When asked if she believed the criticism was "misplaced" toward Miranda, Moreno responded: “Well I’m simply saying, can’t you just wait a while and leave it alone?”
"There’s a lot of people who are Puertorriqueños, who are also from Guatemala, who are dark and who are also fair," she said. "We are all colors in Puerto Rico. And this is how it is, and it would be so nice if they hadn’t come up with that and just left it alone, just for now. I mean, they’re really attacking the wrong person."
The National Association of Hispanic Journalists denounced Moreno's comments Wednesday, calling it "unacceptable."
"Remarks made by Rita Moreno last night are unacceptable. There is no time to wait. The Latino community cannot dismiss colorism and must actively fight anti-Black and anti-Indigenous racism. We must demand visibility now," the organization tweeted.
Others on Twitter also criticized Moreno's pithy response.
"Colorism is such a problem among Latinos. As a 'darker' Mexican, I’m tired of the Euro-looking Mexicans in novelas," wrote @SoniaMGrey. "As someone who has lived in NYC for a decade, Afro-Latino representation seems like a no brainer. We’ve given these issues plenty of 'time.' We need action."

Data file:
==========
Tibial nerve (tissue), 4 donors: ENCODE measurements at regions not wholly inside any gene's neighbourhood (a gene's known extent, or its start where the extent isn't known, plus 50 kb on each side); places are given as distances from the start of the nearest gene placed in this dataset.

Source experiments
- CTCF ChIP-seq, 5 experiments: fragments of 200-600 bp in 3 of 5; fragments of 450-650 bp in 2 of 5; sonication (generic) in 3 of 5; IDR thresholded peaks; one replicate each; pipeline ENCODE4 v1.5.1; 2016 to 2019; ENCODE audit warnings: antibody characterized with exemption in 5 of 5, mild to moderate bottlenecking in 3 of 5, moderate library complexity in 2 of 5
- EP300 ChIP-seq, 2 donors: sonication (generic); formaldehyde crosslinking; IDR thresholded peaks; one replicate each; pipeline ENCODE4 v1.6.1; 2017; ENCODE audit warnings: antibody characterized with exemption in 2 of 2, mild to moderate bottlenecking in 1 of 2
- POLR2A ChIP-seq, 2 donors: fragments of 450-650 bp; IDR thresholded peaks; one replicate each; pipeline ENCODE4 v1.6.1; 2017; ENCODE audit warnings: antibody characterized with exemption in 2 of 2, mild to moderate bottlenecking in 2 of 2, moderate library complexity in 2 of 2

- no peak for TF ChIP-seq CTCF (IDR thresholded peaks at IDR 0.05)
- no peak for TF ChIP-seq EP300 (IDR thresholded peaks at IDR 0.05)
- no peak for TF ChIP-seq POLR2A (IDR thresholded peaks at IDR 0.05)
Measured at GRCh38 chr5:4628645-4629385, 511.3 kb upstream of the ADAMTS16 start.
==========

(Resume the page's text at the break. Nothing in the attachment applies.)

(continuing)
User @TheDadLaws wrote that Moreno is a "national treasure" but was "so very wrong here."
"Casting is part of the immutable core of good filmmaking. The omission of #AfroLatinos from media is intentional. And pervasive. And disgusting. I don’t know why but I expected so much more from #LinManuelMiranda," the tweet read.
Moreno issued a statement on Twitter Wednesday taking accountability for her take on the lack of Afro-Latino representation in the movie.
"I’m incredibly disappointed with myself. While making a statement in defense of Lin-Manuel Miranda on the Colbert Show last night, I was clearly dismissive of black lives that matter in our Latin community," her tweet read. "It is so easy to forget how celebration for some is lament for others."
The actress added that in celebrating Miranda for his "wonderful movie version of 'In the Heights,' let me add my appreciation for his sensitivity and resolve to be more inclusive of the Afro-Latino community going forward. See, you CAN teach this old dog new tricks."
Why 'In the Heights,' Lin-Manuel Miranda are facing backlash